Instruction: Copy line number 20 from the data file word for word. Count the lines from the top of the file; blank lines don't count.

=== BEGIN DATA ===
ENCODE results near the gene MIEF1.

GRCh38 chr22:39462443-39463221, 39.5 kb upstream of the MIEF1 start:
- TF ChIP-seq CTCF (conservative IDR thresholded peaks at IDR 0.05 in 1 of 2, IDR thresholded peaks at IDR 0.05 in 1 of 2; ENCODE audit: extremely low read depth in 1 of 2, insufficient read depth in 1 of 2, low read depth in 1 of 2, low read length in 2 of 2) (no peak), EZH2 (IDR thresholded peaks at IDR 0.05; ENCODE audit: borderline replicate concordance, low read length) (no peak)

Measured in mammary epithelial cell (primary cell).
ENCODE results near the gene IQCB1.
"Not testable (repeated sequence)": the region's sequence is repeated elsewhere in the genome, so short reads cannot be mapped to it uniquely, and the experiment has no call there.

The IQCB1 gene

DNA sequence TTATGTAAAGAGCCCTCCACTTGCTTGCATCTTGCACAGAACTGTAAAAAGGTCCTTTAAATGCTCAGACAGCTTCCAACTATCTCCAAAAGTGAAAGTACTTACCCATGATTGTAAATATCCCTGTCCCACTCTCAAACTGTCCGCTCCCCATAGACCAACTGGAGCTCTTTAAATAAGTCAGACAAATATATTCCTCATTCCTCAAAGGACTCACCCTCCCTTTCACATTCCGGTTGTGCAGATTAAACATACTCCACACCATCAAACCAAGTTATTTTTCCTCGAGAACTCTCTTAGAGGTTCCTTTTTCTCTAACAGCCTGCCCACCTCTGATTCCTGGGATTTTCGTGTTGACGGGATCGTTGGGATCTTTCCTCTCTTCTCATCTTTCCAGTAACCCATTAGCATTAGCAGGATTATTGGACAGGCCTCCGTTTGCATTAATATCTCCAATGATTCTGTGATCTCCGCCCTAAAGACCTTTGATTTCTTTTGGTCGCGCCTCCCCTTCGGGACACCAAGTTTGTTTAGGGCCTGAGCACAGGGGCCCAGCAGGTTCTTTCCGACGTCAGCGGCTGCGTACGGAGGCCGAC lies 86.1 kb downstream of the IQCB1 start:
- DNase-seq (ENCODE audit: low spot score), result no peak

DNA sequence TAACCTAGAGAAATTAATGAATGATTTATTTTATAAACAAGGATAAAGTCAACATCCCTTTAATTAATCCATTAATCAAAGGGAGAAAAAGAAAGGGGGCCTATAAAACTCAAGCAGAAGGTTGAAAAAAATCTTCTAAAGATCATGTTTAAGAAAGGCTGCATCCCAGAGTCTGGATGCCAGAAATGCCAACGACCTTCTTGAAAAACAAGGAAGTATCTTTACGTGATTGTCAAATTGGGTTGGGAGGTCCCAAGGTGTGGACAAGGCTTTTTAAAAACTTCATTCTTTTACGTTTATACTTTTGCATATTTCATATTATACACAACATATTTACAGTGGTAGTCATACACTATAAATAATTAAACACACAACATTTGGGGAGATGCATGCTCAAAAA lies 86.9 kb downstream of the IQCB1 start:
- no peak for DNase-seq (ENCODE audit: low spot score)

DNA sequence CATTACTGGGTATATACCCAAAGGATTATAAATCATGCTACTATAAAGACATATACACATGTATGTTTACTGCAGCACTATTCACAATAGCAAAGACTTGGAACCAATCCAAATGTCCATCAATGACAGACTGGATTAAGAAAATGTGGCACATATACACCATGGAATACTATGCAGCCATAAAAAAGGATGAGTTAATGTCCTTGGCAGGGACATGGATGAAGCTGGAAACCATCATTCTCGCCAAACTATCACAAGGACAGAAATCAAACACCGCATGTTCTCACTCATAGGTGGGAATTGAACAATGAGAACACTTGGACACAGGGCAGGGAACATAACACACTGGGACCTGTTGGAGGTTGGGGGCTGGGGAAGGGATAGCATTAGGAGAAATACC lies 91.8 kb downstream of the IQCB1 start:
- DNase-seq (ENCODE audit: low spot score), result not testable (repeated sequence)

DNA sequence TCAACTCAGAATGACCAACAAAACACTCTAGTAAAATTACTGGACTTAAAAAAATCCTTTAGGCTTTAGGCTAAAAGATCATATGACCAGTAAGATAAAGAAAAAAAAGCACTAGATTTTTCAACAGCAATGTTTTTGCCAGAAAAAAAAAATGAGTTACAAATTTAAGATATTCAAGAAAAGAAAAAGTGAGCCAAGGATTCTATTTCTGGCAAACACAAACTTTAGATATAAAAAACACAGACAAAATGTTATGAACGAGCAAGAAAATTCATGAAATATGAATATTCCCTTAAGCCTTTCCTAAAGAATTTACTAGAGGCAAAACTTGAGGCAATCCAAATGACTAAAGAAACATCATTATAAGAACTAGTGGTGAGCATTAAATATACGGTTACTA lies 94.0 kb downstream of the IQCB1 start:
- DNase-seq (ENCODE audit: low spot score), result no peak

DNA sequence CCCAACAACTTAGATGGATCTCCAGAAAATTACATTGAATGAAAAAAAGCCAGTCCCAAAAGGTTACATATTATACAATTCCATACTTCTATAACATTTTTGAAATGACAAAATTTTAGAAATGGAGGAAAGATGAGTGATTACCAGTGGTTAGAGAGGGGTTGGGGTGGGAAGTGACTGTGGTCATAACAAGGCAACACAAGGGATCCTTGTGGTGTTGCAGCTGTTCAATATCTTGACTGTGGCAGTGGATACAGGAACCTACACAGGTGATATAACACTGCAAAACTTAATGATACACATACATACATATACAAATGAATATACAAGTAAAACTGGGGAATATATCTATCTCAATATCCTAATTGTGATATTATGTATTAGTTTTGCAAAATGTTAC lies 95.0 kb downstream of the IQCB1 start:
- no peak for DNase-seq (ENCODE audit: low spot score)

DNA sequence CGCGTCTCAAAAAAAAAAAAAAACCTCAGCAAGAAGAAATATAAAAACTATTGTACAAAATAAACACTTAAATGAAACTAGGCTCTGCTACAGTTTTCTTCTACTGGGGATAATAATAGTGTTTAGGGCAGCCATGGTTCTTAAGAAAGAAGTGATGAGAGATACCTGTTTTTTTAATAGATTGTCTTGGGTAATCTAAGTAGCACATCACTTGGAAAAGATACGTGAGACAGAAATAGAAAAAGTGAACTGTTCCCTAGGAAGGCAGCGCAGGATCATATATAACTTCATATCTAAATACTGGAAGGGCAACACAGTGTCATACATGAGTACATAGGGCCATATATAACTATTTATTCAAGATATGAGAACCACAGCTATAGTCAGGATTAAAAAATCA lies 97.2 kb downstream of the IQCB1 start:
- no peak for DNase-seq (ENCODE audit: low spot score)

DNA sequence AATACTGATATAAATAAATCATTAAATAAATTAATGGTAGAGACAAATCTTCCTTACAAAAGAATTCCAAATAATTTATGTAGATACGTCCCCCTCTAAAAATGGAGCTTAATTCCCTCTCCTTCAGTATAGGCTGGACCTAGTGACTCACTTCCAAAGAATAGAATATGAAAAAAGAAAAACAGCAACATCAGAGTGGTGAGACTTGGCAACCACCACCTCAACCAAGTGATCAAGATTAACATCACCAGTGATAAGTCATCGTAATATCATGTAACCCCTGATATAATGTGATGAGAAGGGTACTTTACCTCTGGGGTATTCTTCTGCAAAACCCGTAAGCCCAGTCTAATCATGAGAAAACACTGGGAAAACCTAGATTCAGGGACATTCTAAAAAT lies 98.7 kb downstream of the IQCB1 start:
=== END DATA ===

DNA sequence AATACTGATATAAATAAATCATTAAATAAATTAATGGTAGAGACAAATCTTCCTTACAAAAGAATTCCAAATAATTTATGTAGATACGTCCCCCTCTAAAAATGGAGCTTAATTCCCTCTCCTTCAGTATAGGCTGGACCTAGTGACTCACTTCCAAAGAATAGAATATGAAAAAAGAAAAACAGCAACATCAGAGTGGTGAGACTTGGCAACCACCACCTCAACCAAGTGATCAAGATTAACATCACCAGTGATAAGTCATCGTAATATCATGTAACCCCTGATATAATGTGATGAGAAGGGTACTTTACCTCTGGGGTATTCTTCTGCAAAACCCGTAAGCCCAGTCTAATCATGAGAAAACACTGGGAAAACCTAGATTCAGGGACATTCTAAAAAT lies 98.7 kb downstream of the IQCB1 start: